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Blackened Lungs And Broken Backs... - 100%

PimpDaddyMcNasty, July 20th, 2012

Panopticon was one of the best bands in the USBM underground, creating some truly stunning pieces of music that astounded listeners with a unique fusion of black metal, crust, post-rock and even some southern folk/bluegrass influences. Austin Lunn, mastermind and sole member of Panopticon, experimented with American folk and bluegrass on 2009's Collapse, but on Kentucky, his fourth full-length record, Lunn jumps head-first into the eclectic blend that many now call "blackgrass".

It was a good decision. Panopticon is now arguably the best black metal band in North America.
Leaping between stomping, Appalachian bluegrass tunes and extraordinarily emotional black metal blasters, Kentucky is one hell of a wild ride. Austin is an impeccable musician, handling all instruments and vocals here (he is easily above average on all of them, and his drumming is some of the best in the genre), and his songwriting skills are amazing, throwing the listener through every emotional spectrum known to man within Kentucky's 51-minute running time. The samples tastefully woven into a few tracks are some of the most effective I've ever heard, being utilized in an even more powerful way than Godspeed You! Black Emperor's
"Lift Yr. Skinny Fists..."

The traditional bluegrass tunes, such as "Come All Ye Coal Miners" and "Which Side Are You On?" are rollicking coal mining songs, telling tales of the working man's struggle for a piece of the pie through their up-tempo, southern rhythms and impassioned vocal delivery, whereas the black metal numbers, "Bodies Under The Falls" and "Black Soot And Red Blood" are absolutely brimming with emotion, immersing the listener in waves of traditional flute and choir ambience, massive riffs that could tear through a brick wall, and awe-inspiring climaxes that flatten the listener with absolutely incomparable displays of emotion (the climax about 7 minutes into "Bodies" is one of the most beautiful moments I've heard in the genre). Even more noteworthy is the exhilarating one-two punch of "Killing The Giants As They Sleep" and "Black Waters", an absolutely livid slab of melodic black metal leading into a haunting, reverb-soaked acoustic outro that plays out like the aftermath of some terrible battle. Breathtaking and haunting.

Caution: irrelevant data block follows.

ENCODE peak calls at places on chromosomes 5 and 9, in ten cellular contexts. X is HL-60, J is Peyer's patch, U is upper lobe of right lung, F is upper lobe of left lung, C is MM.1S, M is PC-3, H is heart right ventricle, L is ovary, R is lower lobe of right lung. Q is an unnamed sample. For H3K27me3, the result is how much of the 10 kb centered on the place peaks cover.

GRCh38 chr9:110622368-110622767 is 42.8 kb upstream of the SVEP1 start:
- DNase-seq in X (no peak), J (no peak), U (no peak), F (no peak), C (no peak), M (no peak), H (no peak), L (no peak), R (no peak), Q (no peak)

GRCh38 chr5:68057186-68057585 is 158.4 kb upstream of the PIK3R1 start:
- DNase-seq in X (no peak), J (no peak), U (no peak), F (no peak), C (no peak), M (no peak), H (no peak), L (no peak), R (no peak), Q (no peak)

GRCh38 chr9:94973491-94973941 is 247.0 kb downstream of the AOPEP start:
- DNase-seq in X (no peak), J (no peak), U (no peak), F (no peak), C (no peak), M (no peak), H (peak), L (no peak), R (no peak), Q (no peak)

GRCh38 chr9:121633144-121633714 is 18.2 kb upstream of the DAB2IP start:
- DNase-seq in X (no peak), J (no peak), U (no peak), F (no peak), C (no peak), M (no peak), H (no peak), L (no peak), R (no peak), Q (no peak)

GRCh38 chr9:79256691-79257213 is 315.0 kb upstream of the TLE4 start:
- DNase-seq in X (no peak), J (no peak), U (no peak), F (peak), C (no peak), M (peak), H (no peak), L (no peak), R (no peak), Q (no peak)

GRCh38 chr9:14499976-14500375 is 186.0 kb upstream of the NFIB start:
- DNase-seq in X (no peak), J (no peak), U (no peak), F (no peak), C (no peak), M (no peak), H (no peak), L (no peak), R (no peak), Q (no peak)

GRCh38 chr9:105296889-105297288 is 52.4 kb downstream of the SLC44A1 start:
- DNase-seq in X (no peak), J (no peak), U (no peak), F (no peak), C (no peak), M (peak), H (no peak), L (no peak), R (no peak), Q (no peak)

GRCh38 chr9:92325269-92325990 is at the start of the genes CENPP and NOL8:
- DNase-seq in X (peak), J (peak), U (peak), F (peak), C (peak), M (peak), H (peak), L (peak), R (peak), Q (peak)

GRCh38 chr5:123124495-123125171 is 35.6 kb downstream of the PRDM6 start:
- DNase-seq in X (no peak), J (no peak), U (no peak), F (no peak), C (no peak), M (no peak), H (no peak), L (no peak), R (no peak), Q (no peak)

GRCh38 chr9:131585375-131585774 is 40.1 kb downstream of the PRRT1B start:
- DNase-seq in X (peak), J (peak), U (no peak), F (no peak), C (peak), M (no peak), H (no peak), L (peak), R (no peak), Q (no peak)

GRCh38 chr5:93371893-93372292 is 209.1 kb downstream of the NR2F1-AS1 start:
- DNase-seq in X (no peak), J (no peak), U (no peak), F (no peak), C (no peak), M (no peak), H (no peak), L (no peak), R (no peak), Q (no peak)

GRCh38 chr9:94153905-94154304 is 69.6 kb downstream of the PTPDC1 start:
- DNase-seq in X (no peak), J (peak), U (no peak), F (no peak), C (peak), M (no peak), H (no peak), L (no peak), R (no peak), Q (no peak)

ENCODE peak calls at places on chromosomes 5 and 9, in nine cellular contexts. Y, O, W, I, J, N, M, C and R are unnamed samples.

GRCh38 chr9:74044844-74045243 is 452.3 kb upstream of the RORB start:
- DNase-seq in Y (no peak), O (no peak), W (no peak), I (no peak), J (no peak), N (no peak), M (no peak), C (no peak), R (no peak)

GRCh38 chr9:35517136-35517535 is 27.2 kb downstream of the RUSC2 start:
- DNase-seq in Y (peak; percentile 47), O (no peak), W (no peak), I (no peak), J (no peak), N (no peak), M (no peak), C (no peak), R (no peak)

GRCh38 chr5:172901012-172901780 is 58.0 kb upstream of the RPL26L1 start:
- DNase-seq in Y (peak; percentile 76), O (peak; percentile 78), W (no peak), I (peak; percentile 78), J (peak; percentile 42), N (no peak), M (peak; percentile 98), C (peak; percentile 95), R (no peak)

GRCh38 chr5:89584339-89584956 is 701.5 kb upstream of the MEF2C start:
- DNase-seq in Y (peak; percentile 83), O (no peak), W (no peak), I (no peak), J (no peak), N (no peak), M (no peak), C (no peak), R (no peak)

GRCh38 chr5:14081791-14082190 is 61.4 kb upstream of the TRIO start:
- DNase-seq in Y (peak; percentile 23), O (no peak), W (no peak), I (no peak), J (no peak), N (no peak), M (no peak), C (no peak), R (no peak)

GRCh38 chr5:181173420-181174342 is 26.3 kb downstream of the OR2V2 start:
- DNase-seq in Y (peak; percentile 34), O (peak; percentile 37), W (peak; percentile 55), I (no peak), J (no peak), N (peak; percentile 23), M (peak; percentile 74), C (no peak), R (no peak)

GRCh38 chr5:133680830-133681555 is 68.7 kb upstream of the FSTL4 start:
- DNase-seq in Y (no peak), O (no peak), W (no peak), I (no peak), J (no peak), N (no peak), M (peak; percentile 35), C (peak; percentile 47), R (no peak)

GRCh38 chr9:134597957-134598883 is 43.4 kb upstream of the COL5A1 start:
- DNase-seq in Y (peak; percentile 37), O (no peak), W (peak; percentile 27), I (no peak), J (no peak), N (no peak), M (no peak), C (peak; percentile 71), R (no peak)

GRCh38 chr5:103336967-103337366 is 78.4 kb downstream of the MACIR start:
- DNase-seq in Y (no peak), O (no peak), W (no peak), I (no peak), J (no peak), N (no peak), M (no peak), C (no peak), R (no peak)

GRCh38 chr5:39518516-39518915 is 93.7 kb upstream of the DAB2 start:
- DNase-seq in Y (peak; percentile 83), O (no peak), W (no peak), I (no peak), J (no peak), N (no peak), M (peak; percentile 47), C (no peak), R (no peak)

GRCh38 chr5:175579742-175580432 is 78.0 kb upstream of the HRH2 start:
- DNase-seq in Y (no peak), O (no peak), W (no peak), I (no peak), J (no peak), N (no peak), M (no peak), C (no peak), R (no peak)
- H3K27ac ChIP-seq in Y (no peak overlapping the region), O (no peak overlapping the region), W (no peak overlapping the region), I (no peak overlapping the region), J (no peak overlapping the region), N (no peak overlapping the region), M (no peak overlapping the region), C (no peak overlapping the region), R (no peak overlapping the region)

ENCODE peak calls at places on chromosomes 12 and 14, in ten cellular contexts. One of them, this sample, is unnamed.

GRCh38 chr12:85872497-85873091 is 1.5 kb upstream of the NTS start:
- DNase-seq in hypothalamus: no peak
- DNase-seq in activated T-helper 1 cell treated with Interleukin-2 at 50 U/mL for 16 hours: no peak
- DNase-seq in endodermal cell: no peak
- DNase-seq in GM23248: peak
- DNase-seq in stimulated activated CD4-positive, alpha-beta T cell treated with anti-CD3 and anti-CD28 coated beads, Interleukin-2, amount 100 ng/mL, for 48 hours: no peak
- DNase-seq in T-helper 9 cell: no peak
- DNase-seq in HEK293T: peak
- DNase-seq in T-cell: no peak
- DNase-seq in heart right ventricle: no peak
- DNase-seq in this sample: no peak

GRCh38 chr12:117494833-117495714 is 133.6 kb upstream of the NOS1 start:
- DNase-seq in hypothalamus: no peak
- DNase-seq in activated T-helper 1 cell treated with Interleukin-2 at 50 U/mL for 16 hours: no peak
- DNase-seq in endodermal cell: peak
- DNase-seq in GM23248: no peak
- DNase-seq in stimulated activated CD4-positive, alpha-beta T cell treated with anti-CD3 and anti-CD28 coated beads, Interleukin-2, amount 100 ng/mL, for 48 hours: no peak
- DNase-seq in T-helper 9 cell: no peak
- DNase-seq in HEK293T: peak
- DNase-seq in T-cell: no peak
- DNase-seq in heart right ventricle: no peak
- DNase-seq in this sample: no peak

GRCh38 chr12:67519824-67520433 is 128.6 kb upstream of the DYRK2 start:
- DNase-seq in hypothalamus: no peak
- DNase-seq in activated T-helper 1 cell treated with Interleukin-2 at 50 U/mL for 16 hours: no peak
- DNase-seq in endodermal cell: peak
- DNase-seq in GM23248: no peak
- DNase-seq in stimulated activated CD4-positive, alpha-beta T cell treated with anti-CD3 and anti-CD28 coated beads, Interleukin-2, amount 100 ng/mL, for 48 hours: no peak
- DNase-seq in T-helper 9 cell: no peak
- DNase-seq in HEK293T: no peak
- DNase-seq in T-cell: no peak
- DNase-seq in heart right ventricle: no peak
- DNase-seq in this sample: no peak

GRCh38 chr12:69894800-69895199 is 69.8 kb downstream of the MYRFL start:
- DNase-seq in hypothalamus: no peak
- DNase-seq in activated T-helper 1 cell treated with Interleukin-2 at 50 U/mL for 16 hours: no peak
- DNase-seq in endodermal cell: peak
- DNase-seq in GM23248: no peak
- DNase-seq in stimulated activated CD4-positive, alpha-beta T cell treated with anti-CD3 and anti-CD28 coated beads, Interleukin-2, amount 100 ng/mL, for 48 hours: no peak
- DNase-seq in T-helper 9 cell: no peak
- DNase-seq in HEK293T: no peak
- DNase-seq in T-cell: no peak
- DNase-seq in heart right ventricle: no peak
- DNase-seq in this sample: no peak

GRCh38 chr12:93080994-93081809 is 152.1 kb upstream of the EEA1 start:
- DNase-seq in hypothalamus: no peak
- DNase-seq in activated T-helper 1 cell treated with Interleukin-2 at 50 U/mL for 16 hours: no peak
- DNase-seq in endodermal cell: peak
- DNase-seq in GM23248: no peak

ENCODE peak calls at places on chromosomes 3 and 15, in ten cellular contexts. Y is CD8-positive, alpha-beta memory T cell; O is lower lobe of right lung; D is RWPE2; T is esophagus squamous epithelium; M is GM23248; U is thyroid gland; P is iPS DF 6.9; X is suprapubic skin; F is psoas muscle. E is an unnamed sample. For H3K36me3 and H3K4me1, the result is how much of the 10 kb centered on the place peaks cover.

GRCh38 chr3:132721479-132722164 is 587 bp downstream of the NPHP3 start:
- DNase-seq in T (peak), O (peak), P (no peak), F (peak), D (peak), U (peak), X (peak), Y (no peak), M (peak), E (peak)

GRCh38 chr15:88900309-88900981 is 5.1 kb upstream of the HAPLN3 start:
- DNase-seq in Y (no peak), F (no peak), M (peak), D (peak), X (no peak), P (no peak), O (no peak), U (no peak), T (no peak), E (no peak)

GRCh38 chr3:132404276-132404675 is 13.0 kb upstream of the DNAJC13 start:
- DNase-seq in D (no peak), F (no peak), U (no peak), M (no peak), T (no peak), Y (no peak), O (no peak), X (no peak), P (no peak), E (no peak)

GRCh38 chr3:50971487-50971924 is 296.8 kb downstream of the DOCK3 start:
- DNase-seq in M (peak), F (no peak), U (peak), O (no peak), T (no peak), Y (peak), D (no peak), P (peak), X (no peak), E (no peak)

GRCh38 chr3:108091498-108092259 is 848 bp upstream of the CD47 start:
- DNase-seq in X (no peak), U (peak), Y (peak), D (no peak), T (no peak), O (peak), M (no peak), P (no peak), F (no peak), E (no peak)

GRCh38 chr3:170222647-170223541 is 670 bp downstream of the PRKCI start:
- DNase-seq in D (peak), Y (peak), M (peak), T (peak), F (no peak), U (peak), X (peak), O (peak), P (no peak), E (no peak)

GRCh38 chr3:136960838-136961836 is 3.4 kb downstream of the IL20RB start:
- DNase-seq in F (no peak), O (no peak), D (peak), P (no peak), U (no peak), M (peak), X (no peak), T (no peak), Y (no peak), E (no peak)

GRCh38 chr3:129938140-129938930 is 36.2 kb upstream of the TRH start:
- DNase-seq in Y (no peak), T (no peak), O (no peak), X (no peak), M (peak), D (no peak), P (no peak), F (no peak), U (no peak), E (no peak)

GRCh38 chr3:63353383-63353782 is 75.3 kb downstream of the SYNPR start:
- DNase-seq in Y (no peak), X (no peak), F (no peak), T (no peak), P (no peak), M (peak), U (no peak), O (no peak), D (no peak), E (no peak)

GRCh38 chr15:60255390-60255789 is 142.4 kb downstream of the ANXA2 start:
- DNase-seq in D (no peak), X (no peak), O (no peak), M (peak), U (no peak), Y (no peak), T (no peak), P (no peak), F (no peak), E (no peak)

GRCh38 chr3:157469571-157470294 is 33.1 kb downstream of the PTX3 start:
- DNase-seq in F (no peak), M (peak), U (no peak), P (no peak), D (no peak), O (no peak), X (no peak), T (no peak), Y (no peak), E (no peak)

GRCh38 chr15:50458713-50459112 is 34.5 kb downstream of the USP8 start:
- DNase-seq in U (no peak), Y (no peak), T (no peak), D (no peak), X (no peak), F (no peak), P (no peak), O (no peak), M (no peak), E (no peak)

With its incredible songwriting, flawless musicianship, and incomparable atmosphere, Panopticon's Kentucky is bound to come out on top as 2012's album of the year (unless the new Skagos record comes out, that is.) Regardless, Austin Lunn is a genius, and with Kentucky, he has created the best black metal album in recent memory. If you have even the slightest interest in melodic or progressive black metal, bluegrass, or post-rock, pick this up without hesitation.